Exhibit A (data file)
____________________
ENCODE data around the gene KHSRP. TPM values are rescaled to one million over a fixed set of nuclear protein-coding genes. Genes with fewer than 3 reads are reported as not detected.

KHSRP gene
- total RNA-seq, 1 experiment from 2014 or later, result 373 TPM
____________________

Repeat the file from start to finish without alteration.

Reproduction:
ENCODE data around the gene KHSRP. TPM values are rescaled to one million over a fixed set of nuclear protein-coding genes. Genes with fewer than 3 reads are reported as not detected.

KHSRP gene
- total RNA-seq, 1 experiment from 2014 or later, result 373 TPM